The team, consisting of design printing and converting experts first analysed frozen food packaging currently on the market to identity areas of improvement. These solutions traditionally rely on recycled fibres and spot colour printing. With this project the team wanted to showcase new possibilities using carefully selected lightweight fresh fibre materials and flexographic printing methods to achieve excellent usability and unparalleled halftone graphics with less impact on the climate.

Less materials, less ink

Metsä Board’s double coated white-top kraftliner (MetsäBoard Prime WKL, 125 g/m2) was selected as the top liner as it is light in weight and has a smooth surface that enables excellent reproduction of detailed visuals. The inside liner and fluting were made from uncoated kraftliner (MetsäBoard Natural WKL Bright 90 g/m2) which is ideal for small and lightweight packaging requiring high strength. Both materials are made from pure and traceable fresh wood fibre making the packaging easily recyclable or compostable and safe for food packaging. Having two layers from same material also simplified production without compromising quality.

Metsä Board’s Sustainability Services did detailed calculations of the paperboard materials comparing them to traditional white lined chipboards used in the European market. Due to the 8 per cent lighter weight and use of fossil free energy that is generated as a by-product of Metsä’s chemical pulp production the new packaging was found to have up to 36 per cent lower climate impact (Cradle-to-Gate + End-of-Life).*

Packaging designers at Futupack paid special attention to the user experience by creating an easy-to-open design, eliminating the need for plastic parts or special tools for opening. Special attention was also paid on minimising the usage of ink, while still keeping the different taste variants recognisable. Process printing was selected as the printing method, to eliminate the use of spot colours and the enhance efficiency and flexibility.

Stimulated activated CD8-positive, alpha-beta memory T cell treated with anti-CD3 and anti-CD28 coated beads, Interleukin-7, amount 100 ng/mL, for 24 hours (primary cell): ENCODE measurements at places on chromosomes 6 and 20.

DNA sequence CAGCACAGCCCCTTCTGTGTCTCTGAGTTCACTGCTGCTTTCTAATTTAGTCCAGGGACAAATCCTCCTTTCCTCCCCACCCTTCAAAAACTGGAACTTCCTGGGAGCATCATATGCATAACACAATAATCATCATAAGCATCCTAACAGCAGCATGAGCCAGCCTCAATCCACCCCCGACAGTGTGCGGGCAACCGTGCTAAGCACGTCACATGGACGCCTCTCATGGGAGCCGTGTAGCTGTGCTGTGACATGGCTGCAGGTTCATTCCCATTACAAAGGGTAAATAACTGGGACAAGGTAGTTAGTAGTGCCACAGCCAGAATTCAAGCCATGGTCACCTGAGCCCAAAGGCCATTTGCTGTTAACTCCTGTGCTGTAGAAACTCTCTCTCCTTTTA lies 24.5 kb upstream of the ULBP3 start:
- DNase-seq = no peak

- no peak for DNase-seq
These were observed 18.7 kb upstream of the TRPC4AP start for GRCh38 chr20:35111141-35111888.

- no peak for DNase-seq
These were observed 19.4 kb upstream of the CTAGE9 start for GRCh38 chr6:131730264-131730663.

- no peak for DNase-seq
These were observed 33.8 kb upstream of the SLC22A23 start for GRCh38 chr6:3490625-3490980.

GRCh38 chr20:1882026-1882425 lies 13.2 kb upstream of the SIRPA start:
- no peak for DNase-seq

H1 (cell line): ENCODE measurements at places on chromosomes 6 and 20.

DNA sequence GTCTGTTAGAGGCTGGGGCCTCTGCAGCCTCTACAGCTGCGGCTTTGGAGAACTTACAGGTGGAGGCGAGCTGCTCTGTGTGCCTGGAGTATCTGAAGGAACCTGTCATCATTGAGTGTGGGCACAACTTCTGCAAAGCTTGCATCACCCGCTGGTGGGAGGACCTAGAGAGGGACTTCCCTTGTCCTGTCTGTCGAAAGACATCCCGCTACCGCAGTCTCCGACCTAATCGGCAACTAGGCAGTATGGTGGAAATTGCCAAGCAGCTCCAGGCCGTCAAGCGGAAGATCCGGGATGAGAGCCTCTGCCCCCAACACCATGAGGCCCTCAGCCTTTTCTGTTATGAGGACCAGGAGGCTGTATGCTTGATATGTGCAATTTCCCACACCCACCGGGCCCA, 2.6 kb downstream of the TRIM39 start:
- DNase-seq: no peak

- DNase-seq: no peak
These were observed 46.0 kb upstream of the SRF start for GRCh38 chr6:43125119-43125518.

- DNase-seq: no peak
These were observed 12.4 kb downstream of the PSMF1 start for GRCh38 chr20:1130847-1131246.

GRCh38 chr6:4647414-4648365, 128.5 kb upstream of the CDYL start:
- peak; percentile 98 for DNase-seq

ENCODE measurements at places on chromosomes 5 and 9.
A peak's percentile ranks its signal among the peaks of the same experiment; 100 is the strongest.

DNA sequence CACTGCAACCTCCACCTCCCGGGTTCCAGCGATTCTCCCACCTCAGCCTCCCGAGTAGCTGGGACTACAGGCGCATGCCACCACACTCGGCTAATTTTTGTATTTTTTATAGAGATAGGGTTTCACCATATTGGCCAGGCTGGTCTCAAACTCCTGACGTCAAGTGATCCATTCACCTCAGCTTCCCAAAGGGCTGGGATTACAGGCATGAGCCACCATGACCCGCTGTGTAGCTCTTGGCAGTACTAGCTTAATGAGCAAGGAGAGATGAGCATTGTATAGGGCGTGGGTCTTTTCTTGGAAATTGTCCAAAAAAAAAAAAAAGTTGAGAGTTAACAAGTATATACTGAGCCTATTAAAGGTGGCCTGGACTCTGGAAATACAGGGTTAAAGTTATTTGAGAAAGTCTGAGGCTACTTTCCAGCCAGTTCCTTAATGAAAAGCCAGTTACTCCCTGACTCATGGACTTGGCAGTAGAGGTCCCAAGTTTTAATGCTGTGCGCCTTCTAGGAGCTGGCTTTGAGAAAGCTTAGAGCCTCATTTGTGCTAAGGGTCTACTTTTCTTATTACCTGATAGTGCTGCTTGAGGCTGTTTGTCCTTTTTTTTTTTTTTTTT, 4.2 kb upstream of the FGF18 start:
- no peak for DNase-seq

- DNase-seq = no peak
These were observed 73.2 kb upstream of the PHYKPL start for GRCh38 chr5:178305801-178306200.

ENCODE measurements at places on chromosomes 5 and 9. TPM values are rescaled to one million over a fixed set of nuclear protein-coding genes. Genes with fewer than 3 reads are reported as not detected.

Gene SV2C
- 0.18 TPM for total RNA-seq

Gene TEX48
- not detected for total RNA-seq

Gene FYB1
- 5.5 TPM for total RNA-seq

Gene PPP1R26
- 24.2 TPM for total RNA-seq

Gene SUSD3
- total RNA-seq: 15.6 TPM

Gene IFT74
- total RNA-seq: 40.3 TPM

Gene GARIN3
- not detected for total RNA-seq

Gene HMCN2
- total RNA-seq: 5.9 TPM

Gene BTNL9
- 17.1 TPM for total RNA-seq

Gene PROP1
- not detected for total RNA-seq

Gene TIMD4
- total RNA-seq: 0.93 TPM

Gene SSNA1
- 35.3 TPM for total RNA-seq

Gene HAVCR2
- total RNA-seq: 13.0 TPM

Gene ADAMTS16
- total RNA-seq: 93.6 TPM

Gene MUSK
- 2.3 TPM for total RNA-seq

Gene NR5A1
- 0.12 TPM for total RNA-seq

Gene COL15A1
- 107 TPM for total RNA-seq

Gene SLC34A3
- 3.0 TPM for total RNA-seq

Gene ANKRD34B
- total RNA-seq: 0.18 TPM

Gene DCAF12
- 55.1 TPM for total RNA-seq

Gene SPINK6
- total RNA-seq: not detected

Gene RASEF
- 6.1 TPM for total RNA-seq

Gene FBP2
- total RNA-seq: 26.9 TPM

Future-ready printing methods

Packaging manufacturer Adara Pakkaus, proposed 64 lpcm expanded colour gamut (ECG) co-printing as a suitable method for the corrugated board. The flexo printing plates were supplied by Marvaco. By using the carefully selected kraftliner materials, the team was able to eliminate the ‘wash board effect’ common in corrugated boards.

”This high-resolution quality is unusual in such solutions; corrugated post print typically achieves lower accuracy. ECG benefits co-printing, consolidating designs, reducing waste, plates, energy, and press return inks,” tells ECG printing specialist Dr Kai Lankinen, who consulted in the project.

Adara’s Head of Printing Lari Seppälä is especially proud of the eco-efficiency of the project which included reviewing the entire process for selecting options to lower the environmental impacts. “With our new 7-colour press and ECG tools we were able to reduce ink usage, simplify logistics and make the entire process flexible as well as cost-efficient. We used a 4-colour set, with upgraded water-based inks adopting Siegwerk's UniNATURECor Postprint Process Extender (15-001155-9), having an 49 per cent Bio Renewable Content (BRC) and 26 per cent lower carbon footprint.”

Earlier this year the same expert team worked on another project designing the ultralight pizza box. “This ice cream packaging project showcased again the power of seamless teamwork. With the careful selection of materials, and pushing the traditional boundaries of printing we were able to combine excellent functionality and resource efficiency. Collaboration was crucial for understanding the requirements and capabilities in the different stages of the supply chain.” concludes Metsä Board’s Packaging Services Director Ilkka Harju.

* Metsä Board follows process category rules for processed paper and paperboard which is are based on ISO 14040/14044 life cycle assessment standards when assessing environmental impacts of its paperboards. For comparative assertion external dataset from ecoinvent has been utilized. This dataset represent a typical recycled fibre linerboard on the EU markets. Comparison excludes paperboard delivery as well as printing and converting processes. End-of-life scenario is based on Finnish waste management statistics and assumed to be the same for both packaging solutions. Climate Change methodology used in the assessment was EF3.1 Climate Change – Total